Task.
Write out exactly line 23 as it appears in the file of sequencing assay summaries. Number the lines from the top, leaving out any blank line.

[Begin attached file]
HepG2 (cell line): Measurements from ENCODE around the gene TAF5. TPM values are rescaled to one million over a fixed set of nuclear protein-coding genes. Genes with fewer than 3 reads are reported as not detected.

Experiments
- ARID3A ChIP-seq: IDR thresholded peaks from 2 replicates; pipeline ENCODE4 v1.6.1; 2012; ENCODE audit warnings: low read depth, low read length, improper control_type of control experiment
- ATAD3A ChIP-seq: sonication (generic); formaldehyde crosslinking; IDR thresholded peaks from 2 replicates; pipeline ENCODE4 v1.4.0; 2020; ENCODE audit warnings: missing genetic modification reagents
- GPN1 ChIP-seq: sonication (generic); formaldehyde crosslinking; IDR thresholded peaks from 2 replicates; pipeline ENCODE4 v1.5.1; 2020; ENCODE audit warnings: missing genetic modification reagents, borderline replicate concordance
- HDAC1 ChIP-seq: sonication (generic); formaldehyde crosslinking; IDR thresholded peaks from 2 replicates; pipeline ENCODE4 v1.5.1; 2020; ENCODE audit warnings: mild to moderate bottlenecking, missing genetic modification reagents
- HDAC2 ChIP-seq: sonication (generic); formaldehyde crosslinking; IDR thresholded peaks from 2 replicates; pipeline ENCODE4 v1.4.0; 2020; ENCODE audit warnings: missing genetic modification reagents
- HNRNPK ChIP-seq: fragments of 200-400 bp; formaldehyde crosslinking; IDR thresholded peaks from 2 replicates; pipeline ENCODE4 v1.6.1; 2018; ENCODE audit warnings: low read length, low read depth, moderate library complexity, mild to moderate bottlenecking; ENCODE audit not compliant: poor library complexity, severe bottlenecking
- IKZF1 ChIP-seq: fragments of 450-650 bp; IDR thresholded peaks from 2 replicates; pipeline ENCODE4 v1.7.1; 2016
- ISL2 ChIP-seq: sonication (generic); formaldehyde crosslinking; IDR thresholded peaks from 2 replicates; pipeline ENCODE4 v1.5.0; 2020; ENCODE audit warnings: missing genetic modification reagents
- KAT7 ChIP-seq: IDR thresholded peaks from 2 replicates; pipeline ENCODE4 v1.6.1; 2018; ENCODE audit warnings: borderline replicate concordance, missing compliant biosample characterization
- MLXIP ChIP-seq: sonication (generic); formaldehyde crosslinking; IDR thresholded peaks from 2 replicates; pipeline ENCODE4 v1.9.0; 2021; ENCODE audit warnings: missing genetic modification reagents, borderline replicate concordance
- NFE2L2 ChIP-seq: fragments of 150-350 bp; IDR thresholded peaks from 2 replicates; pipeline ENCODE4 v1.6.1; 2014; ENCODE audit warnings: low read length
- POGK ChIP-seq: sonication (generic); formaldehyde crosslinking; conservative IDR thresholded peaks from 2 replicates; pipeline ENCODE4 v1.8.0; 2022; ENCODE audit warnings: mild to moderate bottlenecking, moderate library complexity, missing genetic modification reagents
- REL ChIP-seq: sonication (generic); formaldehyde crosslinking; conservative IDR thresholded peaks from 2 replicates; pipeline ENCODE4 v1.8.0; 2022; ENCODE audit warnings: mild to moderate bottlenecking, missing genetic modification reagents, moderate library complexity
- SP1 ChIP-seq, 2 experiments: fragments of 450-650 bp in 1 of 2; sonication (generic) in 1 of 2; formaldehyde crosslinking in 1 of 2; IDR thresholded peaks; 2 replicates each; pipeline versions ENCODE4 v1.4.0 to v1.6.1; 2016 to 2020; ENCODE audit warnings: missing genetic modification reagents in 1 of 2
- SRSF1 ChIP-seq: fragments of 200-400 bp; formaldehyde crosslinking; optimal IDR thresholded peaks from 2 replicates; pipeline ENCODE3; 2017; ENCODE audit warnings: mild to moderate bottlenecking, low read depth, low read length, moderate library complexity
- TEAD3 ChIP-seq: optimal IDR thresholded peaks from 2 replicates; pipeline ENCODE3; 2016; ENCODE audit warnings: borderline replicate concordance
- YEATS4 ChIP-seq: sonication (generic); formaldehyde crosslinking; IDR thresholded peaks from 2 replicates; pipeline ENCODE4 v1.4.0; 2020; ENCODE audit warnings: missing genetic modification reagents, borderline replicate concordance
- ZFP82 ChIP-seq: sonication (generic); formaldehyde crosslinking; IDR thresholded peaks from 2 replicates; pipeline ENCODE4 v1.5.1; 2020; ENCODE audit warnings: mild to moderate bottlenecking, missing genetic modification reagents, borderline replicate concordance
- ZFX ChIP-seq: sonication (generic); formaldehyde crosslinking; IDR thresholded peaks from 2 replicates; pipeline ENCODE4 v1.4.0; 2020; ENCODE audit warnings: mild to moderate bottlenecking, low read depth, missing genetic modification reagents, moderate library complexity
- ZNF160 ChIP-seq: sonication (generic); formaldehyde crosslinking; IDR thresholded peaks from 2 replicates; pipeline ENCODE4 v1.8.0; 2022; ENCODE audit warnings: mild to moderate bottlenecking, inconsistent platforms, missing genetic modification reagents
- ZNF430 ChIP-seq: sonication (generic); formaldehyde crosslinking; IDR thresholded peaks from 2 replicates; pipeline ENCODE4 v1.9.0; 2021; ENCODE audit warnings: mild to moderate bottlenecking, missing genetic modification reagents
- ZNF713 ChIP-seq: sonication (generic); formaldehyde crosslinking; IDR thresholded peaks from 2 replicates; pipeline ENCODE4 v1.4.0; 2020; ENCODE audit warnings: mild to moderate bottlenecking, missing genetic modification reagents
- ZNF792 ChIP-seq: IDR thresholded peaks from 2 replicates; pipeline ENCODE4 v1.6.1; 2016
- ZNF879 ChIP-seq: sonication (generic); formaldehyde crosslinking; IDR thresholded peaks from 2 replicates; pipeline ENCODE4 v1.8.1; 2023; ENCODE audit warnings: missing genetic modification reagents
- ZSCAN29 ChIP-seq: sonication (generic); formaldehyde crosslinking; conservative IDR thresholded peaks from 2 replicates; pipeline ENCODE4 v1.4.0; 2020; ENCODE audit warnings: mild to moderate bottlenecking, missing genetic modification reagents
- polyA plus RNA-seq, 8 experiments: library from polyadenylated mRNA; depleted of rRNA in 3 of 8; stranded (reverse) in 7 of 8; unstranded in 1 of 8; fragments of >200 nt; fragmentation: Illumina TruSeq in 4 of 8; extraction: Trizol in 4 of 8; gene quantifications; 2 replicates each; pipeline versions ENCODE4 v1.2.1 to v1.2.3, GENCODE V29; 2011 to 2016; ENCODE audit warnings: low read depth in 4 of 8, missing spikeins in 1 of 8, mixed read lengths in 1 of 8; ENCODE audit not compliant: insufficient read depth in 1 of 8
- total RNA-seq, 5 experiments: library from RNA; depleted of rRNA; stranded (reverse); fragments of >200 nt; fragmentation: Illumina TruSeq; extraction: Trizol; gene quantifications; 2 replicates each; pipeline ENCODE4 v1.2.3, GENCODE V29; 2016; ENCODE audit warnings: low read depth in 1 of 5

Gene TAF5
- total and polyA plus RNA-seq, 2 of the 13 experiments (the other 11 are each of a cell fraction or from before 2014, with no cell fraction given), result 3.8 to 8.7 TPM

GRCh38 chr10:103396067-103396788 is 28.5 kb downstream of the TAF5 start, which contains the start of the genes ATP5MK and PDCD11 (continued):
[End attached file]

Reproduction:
- ZNF430 ChIP-seq: sonication (generic); formaldehyde crosslinking; IDR thresholded peaks from 2 replicates; pipeline ENCODE4 v1.9.0; 2021; ENCODE audit warnings: mild to moderate bottlenecking, missing genetic modification reagents